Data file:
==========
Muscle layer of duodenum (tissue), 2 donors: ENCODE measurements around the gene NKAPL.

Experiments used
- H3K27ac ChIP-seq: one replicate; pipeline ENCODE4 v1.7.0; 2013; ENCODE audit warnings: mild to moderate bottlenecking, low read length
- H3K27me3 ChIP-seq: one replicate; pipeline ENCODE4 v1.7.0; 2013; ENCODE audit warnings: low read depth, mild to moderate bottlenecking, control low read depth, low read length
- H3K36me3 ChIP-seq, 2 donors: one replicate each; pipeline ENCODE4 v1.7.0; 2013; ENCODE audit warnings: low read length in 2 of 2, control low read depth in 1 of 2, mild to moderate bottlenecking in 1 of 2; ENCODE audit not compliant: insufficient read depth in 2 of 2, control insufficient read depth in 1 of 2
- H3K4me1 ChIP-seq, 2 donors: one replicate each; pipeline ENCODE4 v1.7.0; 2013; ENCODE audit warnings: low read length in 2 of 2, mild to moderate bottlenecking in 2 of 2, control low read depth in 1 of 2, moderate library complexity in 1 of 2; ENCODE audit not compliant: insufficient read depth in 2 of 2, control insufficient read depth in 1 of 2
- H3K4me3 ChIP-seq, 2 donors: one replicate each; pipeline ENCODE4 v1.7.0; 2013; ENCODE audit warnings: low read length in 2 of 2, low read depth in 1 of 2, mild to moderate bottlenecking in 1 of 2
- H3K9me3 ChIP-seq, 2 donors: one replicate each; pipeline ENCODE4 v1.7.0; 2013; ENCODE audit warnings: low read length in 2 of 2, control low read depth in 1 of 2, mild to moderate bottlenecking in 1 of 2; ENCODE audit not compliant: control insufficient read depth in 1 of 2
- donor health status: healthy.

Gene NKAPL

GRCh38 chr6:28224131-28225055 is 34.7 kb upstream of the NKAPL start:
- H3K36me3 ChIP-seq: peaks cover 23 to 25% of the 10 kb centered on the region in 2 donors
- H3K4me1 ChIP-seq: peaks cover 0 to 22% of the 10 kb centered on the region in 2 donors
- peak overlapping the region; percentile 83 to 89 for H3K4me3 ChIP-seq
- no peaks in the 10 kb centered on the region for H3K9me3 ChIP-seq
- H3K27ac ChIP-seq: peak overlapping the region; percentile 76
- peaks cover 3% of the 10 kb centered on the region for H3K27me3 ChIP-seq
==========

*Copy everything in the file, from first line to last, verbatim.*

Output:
Muscle layer of duodenum (tissue), 2 donors: ENCODE measurements around the gene NKAPL.

Experiments used
- H3K27ac ChIP-seq: one replicate; pipeline ENCODE4 v1.7.0; 2013; ENCODE audit warnings: mild to moderate bottlenecking, low read length
- H3K27me3 ChIP-seq: one replicate; pipeline ENCODE4 v1.7.0; 2013; ENCODE audit warnings: low read depth, mild to moderate bottlenecking, control low read depth, low read length
- H3K36me3 ChIP-seq, 2 donors: one replicate each; pipeline ENCODE4 v1.7.0; 2013; ENCODE audit warnings: low read length in 2 of 2, control low read depth in 1 of 2, mild to moderate bottlenecking in 1 of 2; ENCODE audit not compliant: insufficient read depth in 2 of 2, control insufficient read depth in 1 of 2
- H3K4me1 ChIP-seq, 2 donors: one replicate each; pipeline ENCODE4 v1.7.0; 2013; ENCODE audit warnings: low read length in 2 of 2, mild to moderate bottlenecking in 2 of 2, control low read depth in 1 of 2, moderate library complexity in 1 of 2; ENCODE audit not compliant: insufficient read depth in 2 of 2, control insufficient read depth in 1 of 2
- H3K4me3 ChIP-seq, 2 donors: one replicate each; pipeline ENCODE4 v1.7.0; 2013; ENCODE audit warnings: low read length in 2 of 2, low read depth in 1 of 2, mild to moderate bottlenecking in 1 of 2
- H3K9me3 ChIP-seq, 2 donors: one replicate each; pipeline ENCODE4 v1.7.0; 2013; ENCODE audit warnings: low read length in 2 of 2, control low read depth in 1 of 2, mild to moderate bottlenecking in 1 of 2; ENCODE audit not compliant: control insufficient read depth in 1 of 2
- donor health status: healthy.

Gene NKAPL

GRCh38 chr6:28224131-28225055 is 34.7 kb upstream of the NKAPL start:
- H3K36me3 ChIP-seq: peaks cover 23 to 25% of the 10 kb centered on the region in 2 donors
- H3K4me1 ChIP-seq: peaks cover 0 to 22% of the 10 kb centered on the region in 2 donors
- peak overlapping the region; percentile 83 to 89 for H3K4me3 ChIP-seq
- no peaks in the 10 kb centered on the region for H3K9me3 ChIP-seq
- H3K27ac ChIP-seq: peak overlapping the region; percentile 76
- peaks cover 3% of the 10 kb centered on the region for H3K27me3 ChIP-seq